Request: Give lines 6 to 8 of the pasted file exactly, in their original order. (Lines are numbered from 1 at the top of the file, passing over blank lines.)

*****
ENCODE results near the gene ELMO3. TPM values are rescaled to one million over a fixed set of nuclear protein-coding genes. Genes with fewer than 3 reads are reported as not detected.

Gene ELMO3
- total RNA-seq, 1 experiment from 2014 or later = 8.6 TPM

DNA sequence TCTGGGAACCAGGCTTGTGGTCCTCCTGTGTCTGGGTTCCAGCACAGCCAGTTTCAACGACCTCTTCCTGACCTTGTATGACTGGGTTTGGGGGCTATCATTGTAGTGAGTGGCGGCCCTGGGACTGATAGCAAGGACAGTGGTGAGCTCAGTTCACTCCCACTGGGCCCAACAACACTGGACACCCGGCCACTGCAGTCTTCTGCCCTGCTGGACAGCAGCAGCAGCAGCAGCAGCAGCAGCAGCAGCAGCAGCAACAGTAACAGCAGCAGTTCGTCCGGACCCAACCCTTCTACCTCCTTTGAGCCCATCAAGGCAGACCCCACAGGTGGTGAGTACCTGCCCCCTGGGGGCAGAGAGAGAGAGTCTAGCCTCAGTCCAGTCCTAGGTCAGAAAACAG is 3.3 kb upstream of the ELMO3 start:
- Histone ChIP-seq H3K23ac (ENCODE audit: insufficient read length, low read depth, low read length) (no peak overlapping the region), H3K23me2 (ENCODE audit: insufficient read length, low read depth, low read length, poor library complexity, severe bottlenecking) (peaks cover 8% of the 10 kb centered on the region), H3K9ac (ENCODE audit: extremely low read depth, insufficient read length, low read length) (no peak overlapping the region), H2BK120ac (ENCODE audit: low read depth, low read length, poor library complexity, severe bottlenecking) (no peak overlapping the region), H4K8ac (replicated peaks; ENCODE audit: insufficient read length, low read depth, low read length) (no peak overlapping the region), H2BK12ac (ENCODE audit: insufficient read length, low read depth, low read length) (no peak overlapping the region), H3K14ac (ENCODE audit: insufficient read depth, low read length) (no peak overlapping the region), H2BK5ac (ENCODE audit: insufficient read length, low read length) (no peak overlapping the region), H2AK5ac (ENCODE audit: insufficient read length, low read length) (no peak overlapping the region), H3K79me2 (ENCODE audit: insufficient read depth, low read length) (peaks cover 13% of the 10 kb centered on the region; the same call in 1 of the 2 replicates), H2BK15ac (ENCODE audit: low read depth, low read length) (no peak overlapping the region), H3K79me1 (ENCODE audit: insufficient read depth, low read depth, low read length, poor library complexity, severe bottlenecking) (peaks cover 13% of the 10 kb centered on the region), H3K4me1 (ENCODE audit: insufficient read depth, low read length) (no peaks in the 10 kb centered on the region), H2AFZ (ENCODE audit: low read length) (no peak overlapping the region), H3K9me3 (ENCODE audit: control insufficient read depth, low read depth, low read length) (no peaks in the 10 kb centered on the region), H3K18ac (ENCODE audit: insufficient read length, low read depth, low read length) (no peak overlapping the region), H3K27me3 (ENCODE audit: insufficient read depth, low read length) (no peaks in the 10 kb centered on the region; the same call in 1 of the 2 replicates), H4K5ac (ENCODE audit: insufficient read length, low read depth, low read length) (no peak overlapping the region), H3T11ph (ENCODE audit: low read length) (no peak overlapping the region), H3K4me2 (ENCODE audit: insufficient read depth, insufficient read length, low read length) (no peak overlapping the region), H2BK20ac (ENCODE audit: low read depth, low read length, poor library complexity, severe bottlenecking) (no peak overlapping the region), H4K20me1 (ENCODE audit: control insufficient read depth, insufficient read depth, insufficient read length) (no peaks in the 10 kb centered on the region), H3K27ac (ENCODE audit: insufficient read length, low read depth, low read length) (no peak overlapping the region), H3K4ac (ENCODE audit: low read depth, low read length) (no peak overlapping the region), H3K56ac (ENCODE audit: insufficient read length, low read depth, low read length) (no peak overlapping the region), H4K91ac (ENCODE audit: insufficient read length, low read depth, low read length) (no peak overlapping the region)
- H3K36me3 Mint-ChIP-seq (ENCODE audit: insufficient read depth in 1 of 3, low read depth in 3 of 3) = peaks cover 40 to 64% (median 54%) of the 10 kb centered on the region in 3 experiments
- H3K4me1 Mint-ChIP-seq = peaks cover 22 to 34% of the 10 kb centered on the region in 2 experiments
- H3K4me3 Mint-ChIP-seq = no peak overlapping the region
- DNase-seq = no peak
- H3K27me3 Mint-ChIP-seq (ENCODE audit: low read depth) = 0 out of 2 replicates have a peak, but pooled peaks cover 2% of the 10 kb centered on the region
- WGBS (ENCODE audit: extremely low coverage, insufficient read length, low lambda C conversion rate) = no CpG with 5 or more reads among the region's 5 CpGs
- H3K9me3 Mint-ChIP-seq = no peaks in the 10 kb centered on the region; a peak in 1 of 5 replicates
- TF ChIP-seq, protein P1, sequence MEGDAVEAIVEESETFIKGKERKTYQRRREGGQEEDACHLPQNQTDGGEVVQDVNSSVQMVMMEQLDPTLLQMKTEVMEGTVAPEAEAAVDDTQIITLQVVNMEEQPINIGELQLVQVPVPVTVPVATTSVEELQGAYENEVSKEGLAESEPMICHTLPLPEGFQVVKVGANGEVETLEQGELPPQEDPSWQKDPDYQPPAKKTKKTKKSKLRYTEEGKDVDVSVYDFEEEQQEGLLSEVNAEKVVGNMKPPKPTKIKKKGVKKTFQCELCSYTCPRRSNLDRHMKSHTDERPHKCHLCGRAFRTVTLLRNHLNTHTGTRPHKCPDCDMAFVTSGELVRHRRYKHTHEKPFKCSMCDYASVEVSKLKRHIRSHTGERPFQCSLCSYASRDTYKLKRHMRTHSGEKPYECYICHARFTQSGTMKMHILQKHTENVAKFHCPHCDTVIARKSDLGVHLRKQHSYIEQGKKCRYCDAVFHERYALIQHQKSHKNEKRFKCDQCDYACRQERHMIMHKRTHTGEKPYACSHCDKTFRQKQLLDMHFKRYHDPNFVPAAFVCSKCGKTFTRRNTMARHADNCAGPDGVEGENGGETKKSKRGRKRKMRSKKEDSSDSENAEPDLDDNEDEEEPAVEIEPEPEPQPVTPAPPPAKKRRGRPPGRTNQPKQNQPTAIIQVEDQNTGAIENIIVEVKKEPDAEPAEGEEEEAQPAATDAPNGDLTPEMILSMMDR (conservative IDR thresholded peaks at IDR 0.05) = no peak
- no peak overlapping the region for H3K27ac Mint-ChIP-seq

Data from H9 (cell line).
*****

- H3K36me3 Mint-ChIP-seq (ENCODE audit: insufficient read depth in 1 of 3, low read depth in 3 of 3) = peaks cover 40 to 64% (median 54%) of the 10 kb centered on the region in 3 experiments
- H3K4me1 Mint-ChIP-seq = peaks cover 22 to 34% of the 10 kb centered on the region in 2 experiments
- H3K4me3 Mint-ChIP-seq = no peak overlapping the region